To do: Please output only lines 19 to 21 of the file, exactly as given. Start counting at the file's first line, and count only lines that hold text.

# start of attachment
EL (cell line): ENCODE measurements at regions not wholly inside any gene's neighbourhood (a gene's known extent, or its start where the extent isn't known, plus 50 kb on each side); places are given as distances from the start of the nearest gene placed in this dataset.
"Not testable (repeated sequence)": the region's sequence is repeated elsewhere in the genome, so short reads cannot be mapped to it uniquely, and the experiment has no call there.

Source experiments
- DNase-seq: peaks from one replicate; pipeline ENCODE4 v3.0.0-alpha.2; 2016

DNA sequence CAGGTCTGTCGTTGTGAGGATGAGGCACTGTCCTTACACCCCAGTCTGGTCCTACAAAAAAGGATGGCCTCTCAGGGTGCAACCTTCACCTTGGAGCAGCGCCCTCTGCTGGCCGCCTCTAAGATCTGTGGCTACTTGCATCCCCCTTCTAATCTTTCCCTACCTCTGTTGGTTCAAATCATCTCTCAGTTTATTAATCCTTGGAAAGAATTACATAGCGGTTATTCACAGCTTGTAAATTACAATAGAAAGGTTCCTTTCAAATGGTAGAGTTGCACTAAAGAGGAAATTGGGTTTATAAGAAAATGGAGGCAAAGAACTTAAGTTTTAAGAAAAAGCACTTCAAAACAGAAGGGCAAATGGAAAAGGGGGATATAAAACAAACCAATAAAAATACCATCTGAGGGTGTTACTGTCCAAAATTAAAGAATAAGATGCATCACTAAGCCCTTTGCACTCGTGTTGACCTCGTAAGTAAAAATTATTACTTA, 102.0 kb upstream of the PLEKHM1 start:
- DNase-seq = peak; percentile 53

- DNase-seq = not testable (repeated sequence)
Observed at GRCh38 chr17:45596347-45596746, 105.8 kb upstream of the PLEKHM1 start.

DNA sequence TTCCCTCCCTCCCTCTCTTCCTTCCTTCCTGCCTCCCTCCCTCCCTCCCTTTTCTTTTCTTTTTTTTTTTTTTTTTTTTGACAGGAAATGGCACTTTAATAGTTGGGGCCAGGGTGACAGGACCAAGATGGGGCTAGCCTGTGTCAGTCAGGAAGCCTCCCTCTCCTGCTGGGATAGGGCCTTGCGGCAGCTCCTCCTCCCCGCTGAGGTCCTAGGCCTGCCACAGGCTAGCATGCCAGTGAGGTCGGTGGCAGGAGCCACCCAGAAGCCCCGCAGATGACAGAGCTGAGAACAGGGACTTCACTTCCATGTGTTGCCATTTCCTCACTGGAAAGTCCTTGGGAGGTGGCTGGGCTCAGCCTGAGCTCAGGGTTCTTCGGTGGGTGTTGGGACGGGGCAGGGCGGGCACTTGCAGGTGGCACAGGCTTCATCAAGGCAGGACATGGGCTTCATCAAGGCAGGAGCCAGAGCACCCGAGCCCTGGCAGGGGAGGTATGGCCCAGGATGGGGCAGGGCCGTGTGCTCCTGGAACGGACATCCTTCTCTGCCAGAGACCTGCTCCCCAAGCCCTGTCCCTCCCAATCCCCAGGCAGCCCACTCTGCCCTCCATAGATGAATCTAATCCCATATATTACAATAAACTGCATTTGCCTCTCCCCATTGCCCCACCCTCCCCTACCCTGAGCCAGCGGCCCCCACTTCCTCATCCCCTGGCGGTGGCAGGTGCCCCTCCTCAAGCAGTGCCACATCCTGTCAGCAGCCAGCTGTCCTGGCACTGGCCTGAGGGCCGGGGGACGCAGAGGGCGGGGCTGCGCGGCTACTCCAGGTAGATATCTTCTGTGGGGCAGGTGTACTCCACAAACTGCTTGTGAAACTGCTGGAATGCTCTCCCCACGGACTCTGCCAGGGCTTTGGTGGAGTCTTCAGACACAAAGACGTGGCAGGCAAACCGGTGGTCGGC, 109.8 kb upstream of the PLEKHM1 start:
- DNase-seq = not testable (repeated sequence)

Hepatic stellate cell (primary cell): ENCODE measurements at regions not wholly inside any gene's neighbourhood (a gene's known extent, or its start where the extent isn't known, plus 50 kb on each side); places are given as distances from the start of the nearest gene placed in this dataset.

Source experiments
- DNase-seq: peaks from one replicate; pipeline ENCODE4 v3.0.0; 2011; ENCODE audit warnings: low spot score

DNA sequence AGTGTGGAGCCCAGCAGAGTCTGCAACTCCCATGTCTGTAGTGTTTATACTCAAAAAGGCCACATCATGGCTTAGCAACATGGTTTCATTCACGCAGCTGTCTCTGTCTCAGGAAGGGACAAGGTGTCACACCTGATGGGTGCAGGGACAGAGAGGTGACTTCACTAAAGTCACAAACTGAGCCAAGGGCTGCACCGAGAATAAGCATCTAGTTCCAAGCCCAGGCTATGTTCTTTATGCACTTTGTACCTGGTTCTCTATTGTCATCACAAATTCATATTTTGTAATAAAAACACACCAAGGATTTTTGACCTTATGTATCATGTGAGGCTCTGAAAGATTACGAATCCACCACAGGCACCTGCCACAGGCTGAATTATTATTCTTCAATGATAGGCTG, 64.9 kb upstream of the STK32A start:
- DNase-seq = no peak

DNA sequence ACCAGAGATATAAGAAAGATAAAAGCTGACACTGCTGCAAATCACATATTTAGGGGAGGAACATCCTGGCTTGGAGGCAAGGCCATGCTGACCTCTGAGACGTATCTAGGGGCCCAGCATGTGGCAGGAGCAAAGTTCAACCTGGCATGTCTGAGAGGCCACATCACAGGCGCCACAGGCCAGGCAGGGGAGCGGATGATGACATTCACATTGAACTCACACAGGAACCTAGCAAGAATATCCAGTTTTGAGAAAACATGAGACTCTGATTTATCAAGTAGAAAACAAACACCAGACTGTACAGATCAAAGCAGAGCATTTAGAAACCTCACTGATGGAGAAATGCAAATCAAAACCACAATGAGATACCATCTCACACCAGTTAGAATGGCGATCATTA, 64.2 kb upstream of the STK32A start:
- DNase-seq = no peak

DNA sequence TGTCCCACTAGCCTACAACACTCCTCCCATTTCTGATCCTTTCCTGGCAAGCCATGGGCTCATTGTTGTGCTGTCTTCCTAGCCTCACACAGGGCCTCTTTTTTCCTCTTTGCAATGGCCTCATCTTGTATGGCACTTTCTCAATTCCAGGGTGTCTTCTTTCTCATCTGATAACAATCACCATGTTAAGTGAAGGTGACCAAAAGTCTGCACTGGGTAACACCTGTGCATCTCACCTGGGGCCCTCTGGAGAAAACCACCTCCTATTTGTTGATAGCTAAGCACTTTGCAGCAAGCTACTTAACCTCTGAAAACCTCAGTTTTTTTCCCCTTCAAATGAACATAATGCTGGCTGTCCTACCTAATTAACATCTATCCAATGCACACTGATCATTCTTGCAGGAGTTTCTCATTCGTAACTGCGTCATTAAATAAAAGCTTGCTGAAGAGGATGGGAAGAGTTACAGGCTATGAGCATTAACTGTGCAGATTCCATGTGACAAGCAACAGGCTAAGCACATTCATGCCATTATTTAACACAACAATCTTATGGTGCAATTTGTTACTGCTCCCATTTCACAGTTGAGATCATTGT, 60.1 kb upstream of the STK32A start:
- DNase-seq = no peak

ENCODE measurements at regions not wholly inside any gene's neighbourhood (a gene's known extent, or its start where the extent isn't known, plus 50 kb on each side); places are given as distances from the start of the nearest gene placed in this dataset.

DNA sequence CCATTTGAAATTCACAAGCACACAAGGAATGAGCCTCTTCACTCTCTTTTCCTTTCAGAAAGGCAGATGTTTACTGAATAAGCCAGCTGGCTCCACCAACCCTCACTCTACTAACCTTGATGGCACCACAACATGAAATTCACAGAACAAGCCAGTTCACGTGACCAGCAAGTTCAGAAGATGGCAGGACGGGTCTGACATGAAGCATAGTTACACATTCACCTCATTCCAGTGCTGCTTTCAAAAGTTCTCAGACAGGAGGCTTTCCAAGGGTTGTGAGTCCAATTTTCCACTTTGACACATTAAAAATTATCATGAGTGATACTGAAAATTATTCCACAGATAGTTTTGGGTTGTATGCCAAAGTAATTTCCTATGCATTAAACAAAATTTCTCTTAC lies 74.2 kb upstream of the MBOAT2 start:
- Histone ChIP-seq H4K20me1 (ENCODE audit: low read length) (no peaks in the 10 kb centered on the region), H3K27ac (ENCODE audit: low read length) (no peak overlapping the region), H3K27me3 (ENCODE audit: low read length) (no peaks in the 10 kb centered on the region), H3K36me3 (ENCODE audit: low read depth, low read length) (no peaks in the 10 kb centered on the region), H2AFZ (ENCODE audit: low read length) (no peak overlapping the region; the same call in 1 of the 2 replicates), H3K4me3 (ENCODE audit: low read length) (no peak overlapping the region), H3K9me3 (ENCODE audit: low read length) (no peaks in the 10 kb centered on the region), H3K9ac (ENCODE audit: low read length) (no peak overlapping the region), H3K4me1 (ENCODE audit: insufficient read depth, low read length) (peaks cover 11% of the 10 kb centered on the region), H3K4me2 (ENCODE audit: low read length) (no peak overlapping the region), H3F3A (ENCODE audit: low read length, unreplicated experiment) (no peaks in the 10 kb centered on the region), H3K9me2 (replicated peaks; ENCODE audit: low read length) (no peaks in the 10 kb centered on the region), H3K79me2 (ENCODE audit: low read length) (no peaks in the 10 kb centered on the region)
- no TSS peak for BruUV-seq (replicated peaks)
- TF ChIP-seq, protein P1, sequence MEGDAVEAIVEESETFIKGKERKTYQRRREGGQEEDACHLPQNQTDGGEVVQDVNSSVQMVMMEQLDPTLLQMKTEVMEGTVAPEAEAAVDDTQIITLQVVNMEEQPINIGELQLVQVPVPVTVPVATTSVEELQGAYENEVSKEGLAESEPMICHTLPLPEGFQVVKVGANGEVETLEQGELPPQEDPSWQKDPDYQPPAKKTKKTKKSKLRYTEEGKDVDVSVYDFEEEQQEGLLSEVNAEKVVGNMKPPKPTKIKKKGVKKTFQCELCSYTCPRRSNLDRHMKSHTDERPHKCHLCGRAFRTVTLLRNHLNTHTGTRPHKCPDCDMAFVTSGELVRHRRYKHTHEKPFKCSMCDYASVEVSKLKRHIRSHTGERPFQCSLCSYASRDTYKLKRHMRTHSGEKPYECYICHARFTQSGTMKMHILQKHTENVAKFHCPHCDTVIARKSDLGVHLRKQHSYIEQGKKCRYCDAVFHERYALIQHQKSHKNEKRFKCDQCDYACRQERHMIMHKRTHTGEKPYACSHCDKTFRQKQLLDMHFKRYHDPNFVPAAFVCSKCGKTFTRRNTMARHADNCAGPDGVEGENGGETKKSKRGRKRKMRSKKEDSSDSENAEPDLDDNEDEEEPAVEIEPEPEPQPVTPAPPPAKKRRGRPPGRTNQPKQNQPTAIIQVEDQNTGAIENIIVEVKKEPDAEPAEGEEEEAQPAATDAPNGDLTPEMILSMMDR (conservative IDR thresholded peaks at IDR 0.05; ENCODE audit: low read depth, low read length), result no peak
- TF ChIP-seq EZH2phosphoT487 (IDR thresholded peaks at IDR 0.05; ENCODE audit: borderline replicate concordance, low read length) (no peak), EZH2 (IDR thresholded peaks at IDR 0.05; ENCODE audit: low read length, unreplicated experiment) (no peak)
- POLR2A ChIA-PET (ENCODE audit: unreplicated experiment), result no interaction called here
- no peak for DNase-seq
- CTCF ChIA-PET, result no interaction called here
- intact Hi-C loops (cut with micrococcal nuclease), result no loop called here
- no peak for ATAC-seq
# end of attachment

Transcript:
- DNase-seq = no peak

ENCODE measurements at regions not wholly inside any gene's neighbourhood (a gene's known extent, or its start where the extent isn't known, plus 50 kb on each side); places are given as distances from the start of the nearest gene placed in this dataset.

DNA sequence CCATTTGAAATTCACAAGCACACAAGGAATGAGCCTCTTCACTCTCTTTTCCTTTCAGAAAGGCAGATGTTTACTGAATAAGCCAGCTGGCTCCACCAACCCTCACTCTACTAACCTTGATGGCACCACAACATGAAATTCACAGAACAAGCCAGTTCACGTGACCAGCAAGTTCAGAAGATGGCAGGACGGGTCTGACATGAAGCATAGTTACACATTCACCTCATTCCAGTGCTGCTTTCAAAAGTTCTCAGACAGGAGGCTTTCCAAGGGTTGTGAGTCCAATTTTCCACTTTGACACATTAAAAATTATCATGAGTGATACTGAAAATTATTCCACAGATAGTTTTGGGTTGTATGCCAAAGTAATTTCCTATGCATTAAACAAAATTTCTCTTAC lies 74.2 kb upstream of the MBOAT2 start: